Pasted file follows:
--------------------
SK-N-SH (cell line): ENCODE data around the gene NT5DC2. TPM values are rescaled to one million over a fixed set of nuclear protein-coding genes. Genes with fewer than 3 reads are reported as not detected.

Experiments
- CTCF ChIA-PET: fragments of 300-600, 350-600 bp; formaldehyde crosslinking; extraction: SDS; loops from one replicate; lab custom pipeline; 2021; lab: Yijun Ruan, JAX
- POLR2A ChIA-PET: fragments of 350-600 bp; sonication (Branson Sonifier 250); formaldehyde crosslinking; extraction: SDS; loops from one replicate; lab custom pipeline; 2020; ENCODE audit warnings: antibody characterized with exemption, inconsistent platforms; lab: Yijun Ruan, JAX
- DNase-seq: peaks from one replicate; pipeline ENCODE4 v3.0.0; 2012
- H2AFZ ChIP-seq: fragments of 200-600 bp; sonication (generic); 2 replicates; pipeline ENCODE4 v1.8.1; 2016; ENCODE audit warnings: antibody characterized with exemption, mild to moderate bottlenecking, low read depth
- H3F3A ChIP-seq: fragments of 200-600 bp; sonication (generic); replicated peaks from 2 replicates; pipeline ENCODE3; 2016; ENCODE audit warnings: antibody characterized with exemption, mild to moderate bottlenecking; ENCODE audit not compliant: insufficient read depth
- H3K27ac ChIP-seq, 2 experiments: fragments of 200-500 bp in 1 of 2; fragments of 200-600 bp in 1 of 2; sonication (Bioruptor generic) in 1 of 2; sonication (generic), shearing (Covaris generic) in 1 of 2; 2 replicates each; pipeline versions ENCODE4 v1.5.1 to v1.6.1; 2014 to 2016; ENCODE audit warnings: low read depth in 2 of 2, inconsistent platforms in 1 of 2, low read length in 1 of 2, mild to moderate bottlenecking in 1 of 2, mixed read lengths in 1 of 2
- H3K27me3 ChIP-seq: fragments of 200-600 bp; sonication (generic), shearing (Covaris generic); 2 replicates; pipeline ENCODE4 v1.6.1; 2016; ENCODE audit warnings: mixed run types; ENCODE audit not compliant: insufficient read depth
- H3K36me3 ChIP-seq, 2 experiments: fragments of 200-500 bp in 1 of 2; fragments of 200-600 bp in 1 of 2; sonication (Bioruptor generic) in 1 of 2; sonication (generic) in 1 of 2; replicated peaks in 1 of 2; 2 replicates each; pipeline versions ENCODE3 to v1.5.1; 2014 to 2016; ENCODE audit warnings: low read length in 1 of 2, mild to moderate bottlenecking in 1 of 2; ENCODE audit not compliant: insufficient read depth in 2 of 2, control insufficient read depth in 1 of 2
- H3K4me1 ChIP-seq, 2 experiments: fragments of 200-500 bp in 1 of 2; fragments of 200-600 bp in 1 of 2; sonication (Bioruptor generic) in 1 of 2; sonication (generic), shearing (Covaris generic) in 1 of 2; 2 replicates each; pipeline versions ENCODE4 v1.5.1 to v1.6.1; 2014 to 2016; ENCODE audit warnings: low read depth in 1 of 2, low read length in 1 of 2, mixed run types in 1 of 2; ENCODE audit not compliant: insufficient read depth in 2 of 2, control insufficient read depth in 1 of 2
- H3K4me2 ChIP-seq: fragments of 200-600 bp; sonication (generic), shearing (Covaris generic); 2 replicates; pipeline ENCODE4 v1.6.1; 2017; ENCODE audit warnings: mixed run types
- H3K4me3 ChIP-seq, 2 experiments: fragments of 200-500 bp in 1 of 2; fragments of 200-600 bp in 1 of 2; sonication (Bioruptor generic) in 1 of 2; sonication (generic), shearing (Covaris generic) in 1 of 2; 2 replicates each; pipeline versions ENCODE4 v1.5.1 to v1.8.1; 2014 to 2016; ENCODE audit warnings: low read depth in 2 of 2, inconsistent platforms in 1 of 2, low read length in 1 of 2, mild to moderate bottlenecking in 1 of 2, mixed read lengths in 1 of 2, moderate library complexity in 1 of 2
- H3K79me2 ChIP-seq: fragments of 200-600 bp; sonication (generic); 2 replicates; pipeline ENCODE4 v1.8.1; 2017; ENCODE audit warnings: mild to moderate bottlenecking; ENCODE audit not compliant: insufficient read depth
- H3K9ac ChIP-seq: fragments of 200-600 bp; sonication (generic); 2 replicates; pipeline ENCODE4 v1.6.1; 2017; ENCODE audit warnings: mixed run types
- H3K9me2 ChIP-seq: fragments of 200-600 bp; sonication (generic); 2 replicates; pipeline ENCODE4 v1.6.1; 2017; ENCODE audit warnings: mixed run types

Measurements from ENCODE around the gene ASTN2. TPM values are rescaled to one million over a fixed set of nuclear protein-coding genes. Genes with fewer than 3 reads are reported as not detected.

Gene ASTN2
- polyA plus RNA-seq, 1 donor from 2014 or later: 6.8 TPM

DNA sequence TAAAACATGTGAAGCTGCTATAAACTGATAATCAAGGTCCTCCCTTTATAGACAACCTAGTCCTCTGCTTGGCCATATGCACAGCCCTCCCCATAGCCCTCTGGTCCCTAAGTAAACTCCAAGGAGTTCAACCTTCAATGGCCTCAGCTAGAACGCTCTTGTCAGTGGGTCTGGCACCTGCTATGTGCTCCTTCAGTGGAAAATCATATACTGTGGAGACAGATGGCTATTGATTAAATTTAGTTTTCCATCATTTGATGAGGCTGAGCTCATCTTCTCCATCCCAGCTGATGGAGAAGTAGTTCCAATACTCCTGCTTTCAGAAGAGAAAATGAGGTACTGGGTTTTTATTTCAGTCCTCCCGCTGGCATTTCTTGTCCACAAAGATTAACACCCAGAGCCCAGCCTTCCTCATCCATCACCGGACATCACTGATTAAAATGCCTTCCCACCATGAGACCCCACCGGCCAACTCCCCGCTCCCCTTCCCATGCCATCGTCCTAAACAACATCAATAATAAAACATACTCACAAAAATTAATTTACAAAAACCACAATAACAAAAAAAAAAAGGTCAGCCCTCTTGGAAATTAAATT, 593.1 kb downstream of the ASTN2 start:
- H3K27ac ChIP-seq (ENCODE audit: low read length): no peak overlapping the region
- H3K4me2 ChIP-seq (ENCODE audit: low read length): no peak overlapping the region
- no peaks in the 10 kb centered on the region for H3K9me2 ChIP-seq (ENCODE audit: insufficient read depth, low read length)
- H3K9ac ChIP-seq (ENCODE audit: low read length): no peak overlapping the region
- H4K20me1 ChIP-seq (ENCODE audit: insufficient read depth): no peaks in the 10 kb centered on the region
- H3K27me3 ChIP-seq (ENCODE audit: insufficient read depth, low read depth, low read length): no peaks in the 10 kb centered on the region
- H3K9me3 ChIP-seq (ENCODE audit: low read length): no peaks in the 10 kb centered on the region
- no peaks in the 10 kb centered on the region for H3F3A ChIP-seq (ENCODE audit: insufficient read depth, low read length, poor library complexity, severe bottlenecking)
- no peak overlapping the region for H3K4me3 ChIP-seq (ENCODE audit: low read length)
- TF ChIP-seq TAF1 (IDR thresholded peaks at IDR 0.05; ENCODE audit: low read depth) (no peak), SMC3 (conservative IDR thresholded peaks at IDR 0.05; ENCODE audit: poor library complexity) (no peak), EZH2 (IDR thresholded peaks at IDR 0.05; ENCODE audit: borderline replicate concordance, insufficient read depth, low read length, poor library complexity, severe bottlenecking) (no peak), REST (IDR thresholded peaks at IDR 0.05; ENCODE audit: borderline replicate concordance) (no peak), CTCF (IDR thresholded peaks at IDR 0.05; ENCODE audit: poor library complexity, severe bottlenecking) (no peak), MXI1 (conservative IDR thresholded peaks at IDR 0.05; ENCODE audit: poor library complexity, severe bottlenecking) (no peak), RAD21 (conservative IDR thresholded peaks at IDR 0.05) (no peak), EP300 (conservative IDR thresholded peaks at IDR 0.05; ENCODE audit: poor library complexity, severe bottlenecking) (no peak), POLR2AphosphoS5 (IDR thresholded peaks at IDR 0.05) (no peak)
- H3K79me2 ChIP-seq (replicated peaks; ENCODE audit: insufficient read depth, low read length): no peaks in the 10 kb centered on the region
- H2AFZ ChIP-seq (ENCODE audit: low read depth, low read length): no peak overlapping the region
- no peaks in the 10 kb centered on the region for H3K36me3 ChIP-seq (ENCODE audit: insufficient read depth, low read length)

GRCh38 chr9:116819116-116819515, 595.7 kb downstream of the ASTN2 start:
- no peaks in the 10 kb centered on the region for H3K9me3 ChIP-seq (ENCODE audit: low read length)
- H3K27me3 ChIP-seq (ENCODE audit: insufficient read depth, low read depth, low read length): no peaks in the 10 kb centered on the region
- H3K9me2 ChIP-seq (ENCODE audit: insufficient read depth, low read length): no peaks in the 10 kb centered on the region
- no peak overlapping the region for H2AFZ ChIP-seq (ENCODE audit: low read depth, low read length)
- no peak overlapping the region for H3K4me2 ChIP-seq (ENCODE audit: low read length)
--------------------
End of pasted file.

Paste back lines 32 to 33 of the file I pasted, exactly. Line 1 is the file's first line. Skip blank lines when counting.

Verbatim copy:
- H2AFZ ChIP-seq (ENCODE audit: low read depth, low read length): no peak overlapping the region
- no peaks in the 10 kb centered on the region for H3K36me3 ChIP-seq (ENCODE audit: insufficient read depth, low read length)